Defectors of all kinds seek like-minded groups. Those might be criminal organizations, transnational activist collectives, religions, sub-culture groups, or something else entirely. This is where things get interesting: defection from one group is often cooperation with another. For example, teenagers rebel against all sorts of social norms in order to conform to youth norms. Similarly, criminals may defect from law enforcement institutions in order to cooperate with fellow gang members.
Corruption: defection for personal interests, or for a smaller group?
I mentioned above that I had corruption in mind as I read this book. The obvious way to think about corruption is to see an official as placing his/her own selfish interests ahead of the public interest. What if we instead think of corruption as defecting from the social pressures of one group, in order to cooperate with the pressures from another?
Society as a whole pressures public officials through moral, reputational, and institutional mechanisms, as well as security systems like audits. Each type of pressure provides a different set of levers for encouraging cooperation with society’s goal of reducing corruption. However, corrupt officials do not act only for themselves. Often they act for their families, ethnic groups, or other constituencies. The pressures from these subgroups can be much stronger than the broader societal pressures.
As Schneier points out, understanding the actor is critical to understanding how they will respond to moral, reputational, institutional, or security pressures. It’s not enough to crank up the pressure against corruption. We also have to consider the other pressures that an individual faces.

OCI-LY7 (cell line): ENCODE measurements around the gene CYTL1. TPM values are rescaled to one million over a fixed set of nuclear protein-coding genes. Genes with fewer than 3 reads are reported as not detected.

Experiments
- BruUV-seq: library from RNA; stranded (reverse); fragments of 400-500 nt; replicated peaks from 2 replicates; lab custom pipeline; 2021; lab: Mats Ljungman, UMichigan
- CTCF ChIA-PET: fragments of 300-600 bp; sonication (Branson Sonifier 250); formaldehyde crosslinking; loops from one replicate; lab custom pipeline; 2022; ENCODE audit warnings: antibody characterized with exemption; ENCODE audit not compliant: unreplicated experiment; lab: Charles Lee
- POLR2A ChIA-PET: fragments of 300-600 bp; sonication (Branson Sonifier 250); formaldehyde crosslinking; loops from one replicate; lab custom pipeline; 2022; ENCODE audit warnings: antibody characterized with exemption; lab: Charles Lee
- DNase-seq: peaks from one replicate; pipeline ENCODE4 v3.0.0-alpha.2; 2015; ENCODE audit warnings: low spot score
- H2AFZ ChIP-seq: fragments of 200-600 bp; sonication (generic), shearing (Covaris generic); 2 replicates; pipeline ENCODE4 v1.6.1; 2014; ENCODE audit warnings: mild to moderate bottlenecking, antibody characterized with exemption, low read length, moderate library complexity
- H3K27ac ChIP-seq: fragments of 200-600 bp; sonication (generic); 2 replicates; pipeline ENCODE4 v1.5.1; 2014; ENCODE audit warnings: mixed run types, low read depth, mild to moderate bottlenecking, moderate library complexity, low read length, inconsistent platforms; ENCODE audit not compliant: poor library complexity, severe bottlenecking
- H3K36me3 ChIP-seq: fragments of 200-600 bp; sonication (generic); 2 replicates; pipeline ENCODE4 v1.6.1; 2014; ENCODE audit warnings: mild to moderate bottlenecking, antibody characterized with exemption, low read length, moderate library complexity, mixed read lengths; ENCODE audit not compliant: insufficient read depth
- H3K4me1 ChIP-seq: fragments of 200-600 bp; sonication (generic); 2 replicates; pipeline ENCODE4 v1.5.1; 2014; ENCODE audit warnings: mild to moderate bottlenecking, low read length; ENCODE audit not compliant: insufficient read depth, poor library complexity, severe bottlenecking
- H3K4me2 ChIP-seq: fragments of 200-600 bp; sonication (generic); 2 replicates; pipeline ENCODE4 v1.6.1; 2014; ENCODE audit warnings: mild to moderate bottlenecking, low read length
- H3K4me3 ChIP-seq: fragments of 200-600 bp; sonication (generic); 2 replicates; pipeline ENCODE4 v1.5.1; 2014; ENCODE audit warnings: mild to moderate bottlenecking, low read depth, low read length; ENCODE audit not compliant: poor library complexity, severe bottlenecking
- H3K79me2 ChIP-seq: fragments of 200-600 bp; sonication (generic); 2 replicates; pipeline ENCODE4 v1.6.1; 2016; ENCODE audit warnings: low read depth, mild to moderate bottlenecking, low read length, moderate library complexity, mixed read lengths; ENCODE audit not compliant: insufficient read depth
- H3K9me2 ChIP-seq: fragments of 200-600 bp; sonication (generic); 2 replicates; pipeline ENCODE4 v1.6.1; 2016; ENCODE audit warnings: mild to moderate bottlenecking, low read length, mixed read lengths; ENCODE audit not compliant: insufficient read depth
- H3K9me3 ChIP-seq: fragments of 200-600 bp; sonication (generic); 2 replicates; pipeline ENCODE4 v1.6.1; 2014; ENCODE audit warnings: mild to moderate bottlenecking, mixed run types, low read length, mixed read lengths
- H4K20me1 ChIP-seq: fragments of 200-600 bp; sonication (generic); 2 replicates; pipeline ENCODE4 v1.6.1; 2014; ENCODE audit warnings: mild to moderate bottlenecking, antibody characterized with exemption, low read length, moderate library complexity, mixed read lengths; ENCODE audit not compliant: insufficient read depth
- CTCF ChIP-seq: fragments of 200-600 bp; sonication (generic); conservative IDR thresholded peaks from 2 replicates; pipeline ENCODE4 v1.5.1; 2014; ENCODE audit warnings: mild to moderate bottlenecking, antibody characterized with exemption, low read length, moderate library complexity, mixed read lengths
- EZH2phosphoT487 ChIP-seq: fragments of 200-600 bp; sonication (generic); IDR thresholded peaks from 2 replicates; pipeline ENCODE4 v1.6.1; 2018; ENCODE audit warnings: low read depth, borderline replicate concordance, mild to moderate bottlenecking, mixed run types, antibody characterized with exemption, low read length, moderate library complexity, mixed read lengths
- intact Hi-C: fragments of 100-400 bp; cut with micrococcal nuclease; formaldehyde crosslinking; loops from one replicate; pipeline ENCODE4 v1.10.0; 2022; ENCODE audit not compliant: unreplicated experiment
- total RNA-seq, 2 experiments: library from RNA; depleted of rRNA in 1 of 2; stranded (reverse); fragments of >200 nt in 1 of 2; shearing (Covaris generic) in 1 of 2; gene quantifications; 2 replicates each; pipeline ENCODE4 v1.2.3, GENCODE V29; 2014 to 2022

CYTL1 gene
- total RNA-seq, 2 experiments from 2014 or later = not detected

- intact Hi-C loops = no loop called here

Social pressures operate in complex systems that have evolved over time. When they change, they can have unexpected and often counterintuitive results. To draw one example from the book: employing a security guard at a store can actually lead to an increase in shoplifting, if other employees conclude that monitoring shoppers is no longer their responsibility.
The results get even harder to predict when you consider technological advances. New technology creates new opportunities for defection: computer viruses, email scams, homemade chemical weapons, and so on. Defectors can often exploit new weaknesses more quickly than institutions and security systems can adapt to defend.
The point about unexpected consequences is especially interesting as we think about institutions in developing countries. Intentional efforts to “build institutions” don’t always turn out the way they’re planned. Part of the explanation may lie in the fact that individuals face tremendous pressures that run counter to institutional goals. Social norms are slow to change, as are in-group loyalties.
Disclosure: I received a free copy of the book, though it came with no obligation to provide a favorable review.